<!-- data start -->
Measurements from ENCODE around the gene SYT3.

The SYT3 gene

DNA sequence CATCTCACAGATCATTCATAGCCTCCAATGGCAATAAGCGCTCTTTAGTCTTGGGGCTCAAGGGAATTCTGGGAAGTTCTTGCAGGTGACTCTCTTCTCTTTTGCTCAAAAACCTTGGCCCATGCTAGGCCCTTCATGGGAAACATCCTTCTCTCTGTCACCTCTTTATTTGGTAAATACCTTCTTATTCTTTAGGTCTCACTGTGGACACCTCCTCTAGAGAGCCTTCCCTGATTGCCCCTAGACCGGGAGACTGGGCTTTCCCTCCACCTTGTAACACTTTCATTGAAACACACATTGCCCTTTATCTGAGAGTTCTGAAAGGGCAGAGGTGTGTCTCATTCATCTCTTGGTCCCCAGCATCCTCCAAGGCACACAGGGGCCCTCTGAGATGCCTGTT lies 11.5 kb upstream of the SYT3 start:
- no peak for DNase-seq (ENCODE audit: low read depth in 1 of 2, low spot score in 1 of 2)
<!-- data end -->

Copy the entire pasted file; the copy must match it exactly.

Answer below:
Measurements from ENCODE around the gene SYT3.

The SYT3 gene

DNA sequence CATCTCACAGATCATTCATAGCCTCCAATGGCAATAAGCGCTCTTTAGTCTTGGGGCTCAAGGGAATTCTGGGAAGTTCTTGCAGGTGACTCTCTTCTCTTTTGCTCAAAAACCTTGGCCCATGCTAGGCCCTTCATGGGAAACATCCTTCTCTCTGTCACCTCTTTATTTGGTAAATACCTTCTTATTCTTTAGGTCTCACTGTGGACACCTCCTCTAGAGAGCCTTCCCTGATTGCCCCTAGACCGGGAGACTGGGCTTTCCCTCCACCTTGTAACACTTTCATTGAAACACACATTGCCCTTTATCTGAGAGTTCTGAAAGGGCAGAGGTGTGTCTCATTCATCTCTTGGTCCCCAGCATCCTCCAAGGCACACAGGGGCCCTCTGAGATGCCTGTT lies 11.5 kb upstream of the SYT3 start:
- no peak for DNase-seq (ENCODE audit: low read depth in 1 of 2, low spot score in 1 of 2)